The U.S. Securities and Exchange Commission is nearing adoption of rules for cutting references to credit ratings from regulations including those determining how much capital a broker must hold to meet obligations, Commissioner Daniel M. Gallagher said in a New York speech.
The SEC will “start the final push” toward removing all references to credit ratings from its rules by the end of the year, Gallagher said at a conference sponsored by the American Institute of CPAs and the Securities Industry and Financial Markets Association. The rules are part of a Dodd-Frank Act mandate to curb reliance on ratings by firms such as Moody’s Corp. (MCO:US) and McGraw-Hill Financial Inc. (MHFI:US)’s Standard & Poor’s unit.
“Overreliance on credit ratings was, after all, at the heart of the collapse of securitized products that played a key role in the financial crisis,” Gallagher said in his remarks.
SEC commissioners voted in April 2011 to propose a measure that would strip references to credit ratings from standards that determine how much liquidity broker-dealers must maintain to cover obligations. Dodd-Frank, the 2010 regulatory overhaul enacted in response to the 2008 credit crisis, directed the SEC to replace ratings in federal regulations with an “appropriate” standard for gauging risk.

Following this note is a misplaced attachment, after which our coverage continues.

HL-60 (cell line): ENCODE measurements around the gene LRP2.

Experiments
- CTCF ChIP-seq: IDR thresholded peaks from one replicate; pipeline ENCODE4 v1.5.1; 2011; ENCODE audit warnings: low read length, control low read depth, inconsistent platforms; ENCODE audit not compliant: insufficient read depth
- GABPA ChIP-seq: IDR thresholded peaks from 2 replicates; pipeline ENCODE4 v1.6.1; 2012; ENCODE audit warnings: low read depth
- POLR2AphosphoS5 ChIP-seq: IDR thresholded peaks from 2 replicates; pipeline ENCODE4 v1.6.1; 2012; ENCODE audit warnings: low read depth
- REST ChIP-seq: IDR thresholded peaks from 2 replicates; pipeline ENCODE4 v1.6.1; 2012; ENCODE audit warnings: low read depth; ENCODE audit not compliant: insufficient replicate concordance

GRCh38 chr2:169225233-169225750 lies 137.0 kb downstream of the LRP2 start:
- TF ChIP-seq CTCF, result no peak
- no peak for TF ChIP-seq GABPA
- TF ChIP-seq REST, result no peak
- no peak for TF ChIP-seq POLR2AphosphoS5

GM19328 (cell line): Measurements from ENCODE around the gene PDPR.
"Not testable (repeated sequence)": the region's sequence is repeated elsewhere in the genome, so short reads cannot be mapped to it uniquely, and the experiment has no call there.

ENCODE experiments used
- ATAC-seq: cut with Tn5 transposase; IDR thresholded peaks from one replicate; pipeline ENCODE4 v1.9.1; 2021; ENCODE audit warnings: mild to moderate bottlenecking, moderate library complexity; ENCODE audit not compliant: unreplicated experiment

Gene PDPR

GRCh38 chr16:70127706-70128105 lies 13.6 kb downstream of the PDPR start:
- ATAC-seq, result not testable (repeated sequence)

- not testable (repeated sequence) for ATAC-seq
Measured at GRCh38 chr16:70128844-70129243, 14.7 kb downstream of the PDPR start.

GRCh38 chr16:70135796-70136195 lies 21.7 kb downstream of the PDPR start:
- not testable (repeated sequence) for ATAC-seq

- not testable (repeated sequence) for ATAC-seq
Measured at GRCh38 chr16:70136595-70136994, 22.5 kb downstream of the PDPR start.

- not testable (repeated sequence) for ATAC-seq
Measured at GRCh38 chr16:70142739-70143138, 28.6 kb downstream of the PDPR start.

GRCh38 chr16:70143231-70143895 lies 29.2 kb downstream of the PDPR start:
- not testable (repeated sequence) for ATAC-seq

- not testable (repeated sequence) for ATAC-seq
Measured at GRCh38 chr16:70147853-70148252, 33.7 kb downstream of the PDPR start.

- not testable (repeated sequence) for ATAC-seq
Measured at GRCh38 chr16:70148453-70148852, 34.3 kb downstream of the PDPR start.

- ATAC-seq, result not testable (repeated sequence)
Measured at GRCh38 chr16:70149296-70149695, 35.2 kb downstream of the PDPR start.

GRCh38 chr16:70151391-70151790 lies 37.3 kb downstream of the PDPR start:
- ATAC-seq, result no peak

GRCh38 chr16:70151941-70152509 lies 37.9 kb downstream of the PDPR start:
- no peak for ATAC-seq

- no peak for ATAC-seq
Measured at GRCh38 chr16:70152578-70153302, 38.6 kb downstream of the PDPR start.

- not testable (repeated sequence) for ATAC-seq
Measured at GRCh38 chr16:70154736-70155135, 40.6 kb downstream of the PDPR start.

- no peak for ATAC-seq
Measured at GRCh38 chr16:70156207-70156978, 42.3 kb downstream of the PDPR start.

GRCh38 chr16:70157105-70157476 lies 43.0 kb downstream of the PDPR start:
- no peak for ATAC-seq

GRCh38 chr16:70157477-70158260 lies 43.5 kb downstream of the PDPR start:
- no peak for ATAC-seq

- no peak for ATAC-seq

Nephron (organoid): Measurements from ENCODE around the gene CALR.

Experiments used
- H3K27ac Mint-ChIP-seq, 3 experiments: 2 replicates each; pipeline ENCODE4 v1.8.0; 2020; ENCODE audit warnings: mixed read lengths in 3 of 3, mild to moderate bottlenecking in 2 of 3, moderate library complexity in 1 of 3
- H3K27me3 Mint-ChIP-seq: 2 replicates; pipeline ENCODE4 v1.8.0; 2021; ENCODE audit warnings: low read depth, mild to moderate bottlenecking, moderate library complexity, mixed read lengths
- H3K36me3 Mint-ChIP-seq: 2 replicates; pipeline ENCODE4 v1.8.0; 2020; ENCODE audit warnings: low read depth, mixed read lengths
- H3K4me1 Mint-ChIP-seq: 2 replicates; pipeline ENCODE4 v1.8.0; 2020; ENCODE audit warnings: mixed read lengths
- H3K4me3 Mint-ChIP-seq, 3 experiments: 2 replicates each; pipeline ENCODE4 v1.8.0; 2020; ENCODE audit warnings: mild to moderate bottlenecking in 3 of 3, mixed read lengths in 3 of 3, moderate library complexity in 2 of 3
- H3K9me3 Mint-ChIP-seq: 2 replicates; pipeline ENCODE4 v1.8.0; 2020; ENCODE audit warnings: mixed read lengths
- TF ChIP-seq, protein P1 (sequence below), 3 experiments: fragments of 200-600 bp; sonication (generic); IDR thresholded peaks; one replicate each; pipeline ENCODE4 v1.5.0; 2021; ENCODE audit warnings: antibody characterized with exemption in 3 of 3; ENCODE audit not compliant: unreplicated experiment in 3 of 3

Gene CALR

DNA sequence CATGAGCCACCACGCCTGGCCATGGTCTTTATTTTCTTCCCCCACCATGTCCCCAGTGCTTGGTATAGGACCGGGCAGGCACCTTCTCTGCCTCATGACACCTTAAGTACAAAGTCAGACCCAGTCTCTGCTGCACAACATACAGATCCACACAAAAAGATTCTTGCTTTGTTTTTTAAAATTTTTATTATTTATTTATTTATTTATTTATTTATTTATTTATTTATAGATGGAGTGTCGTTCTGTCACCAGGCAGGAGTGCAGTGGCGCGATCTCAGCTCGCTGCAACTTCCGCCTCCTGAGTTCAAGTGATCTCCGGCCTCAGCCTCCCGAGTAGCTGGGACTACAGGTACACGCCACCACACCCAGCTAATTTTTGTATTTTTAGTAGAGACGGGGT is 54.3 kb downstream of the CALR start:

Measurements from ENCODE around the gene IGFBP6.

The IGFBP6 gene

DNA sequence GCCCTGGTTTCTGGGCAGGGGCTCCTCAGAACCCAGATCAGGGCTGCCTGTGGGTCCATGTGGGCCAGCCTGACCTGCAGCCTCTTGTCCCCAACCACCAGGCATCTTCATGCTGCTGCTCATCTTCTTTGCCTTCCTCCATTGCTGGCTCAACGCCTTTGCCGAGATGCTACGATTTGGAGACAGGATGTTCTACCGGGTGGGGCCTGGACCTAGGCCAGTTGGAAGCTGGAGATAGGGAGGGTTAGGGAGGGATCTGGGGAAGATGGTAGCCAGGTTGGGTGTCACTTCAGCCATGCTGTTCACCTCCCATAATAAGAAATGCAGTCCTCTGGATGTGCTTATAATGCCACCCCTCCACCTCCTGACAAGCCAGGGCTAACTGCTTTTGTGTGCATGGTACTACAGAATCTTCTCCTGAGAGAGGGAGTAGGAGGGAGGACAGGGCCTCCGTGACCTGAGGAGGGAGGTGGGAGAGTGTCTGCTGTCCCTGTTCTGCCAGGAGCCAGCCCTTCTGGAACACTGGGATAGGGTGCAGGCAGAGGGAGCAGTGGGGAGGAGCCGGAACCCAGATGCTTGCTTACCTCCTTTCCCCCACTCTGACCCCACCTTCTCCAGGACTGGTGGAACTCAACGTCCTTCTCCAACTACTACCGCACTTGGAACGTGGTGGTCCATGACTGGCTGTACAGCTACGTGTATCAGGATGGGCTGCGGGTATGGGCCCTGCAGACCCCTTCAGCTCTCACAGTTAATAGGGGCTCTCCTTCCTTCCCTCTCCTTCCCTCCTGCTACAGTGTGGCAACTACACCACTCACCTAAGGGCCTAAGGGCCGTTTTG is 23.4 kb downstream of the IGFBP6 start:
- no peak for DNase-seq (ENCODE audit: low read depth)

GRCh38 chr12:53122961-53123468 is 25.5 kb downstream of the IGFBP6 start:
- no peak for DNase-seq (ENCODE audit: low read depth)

“Dodd-Frank has given us a mandate to change our rules so that we no longer rely on ratings as a proxy for credit standing,” then-SEC Chairman Mary Schapiro said at the time of the 2011 vote. “We are seeking not the simplest alternative but instead are trying to provide tailored responses that reflect the underlying purpose of each rule, and we are conscious of potential costs to market participants.”
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